- What is gridded population data?
Gridded population data are estimates of the population in small regularly-shaped grid squares as small as a city block.
Gridded population data give analysts the flexibility to model phenomena at a local level across a surface (e.g. Utazi et al 2018, Alegana et al 2016), or to re-aggregate data to new geographic units that are more relevant to the study (Tatem 2017).
- How are gridded population datasets made?
Top-down gridded population estimates
Standard “top-down” gridded population datasets are made by integrating census counts (or official population estimates), linked to their respective geographic boundaries, with satellite and geographic information system (GIS) data layers. Most “top-down” models disaggregate counts of population to small grid squares based on one or more geospatial layers - such as roads, land cover type, topography - using areal weighting, machine learning, or other geostatistical methods (Stevens et al 2015).
Several global “top-down” gridded population datasets are available including WorldPop Global, WorldPop individual country datasets, LandScan-Global, GHS-POP, and GPWv4. GridSample uses WorldPop Global data because it was recently updated, is available at the lowest geographic scale (100m X 100m), leverages the most accurate machine learning methods, is representative of residential population, and is free and publicly available. Due the modeling technique used, WorldPop Global estimates a very small non-zero probability of persons located in remote areas, for example, estimating 0.001 persons per 100m X 100m grid cell in deserts and forests.
"Bottom-up" gridded population estimates
“Bottom-up” gridded population datasets are census-independent but are not yet available at scale. In “bottom-up” gridded population models, a statistical relationship is established between population density derived from microcensus surveys and spatial covariates. Microcensus surveys count all people in a selection of small areas. This relationship is used to predict population density in grid cells where a microcensus was not performed based on spatial covariates alone. An approachable explanation of these models is available at Wardrop et al 2018. On-going “bottom-up” gridded population modelling initiatives covering low- and middle-income countries include GRID3 and LandScan-HD.
CDR-enhanced gridded datasets
CDR-enhanced gridded datasets are made by integrating aggregated call detail records Call Detail Records (CDRs) from mobile phone operators with “top-down” or “bottom-up” population data. The result is a custom-made gridded population dataset for settings where populations are highly dynamic, for example during armed conflict, or during and immediately after a natural disaster (Deville et al 2014 and Erbach-Schoenberg et al 2016).
Contact us to discuss options to generate a custom CDR-enhanced gridded population dataset for your survey or fieldwork:
- How does GridSample compare to census-based sampling?
GridSample reproduces typical complex survey designs with gridded population data rather than census data. GridSample additionally allows for spatial oversampling, and generation of clusters of custom population size.
A census-based national household survey is representative of sub-national regions and of urban/rural areas called strata. Within strata, small geographic units - usually enumeration areas from the last census - are listed and then sampled with probability proportional to population size (PPS). The sampled areas are called clusters. If the number of clusters in either urban or rural domain does not meet the cluster sample size requirement, then the under-represented domain may be oversampled.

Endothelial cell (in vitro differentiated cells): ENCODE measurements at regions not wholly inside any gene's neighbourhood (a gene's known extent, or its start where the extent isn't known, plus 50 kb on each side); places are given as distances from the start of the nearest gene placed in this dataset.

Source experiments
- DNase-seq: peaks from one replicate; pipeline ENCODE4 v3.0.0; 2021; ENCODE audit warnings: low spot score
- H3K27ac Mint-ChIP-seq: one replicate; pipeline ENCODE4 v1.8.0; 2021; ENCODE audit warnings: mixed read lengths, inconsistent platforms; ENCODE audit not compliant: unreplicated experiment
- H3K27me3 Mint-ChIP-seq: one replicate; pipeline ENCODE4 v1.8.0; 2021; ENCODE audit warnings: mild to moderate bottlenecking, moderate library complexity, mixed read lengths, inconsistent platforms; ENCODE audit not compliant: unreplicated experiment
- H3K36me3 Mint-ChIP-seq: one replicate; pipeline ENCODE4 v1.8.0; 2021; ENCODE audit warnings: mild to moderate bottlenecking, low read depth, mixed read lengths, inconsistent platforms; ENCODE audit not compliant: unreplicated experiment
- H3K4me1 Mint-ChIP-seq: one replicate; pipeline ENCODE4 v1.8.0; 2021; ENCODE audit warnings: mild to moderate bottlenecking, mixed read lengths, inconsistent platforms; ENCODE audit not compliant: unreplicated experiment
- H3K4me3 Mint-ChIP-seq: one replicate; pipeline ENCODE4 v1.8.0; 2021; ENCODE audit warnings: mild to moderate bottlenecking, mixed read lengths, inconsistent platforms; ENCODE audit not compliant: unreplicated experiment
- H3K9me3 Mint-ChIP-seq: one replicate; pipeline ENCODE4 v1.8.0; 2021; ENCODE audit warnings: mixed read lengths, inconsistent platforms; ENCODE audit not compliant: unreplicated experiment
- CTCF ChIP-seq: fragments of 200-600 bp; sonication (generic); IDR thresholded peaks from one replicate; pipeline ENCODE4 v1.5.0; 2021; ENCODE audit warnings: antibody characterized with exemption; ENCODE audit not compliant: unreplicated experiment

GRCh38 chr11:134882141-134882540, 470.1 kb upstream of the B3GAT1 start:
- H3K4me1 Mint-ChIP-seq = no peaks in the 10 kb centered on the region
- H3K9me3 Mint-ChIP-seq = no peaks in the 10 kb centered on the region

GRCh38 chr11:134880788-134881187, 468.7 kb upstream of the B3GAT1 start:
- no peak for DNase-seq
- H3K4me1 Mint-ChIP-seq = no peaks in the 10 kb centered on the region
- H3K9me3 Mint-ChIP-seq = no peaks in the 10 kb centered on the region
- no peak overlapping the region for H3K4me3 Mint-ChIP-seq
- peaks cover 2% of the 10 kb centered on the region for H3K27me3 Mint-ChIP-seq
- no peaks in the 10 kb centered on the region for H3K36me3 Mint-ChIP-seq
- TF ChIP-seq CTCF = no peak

GridSample reproduces these steps, except rather than listing census enumeration areas, a sample frame is created from grid cells. The sample frame is defined as either grid cells with uniform area, multi-cell units with uniform population totals, or user-specified boundaries with population totals calculated from a WorldPop Global gridded dataset. In GridSample, urban/rural areas can be oversampled by stratifying and specifying a custom number of clusters per stratum. Unlike typical samples, GridSample also allows oversampling in space by ensuring at least one cluster per coarse grid cell.
- What is a spatial oversample, and when should I use it?
Spatial oversampling is adjusted for in the sample weights in the same way as urban/rural oversampling.
GridSample overlays a coarse grid of a specified dimension on the survey area, and ensures that at least one cluster is sampled per coarse grid cell. Any newly selected clusters are added to the total sample size.
Spatial oversampling is recommended when survey results will be used to generate small area estimates.
- What is the GHS-SMOD dataset, and how is it used in GridSample?
GHS-SMOD is a global model of human settlement types produced by the European Commission Global Human Settlement Layer Project. The dataset combines human population density and built areas to produce 1 km x 1 km cells classified as unsettled (0), rural (1), low-dense urban (2), or high-dense urban (3).
GHS-SMOD is used in GridSample to implicitly stratify all samples by population density within administrative (or other geographic) strata, ensuring a sample that is representative across settlement types.
GHS-SMOD can optionally be used to stratify samples by urban and rural, or limit the coverage area of a survey to urban areas. Urban is defined by 1km x 1km cells classified as high-dense urban (3). This generally results in contiguous areas which align with the functional boundaries of cities.
- Can I use GridSample offline?
Yes, though you will need some programming skills.
The GridSample2.0 algorithm which underlies GridSample.org is written in Python and available at Flowminder’s Github account: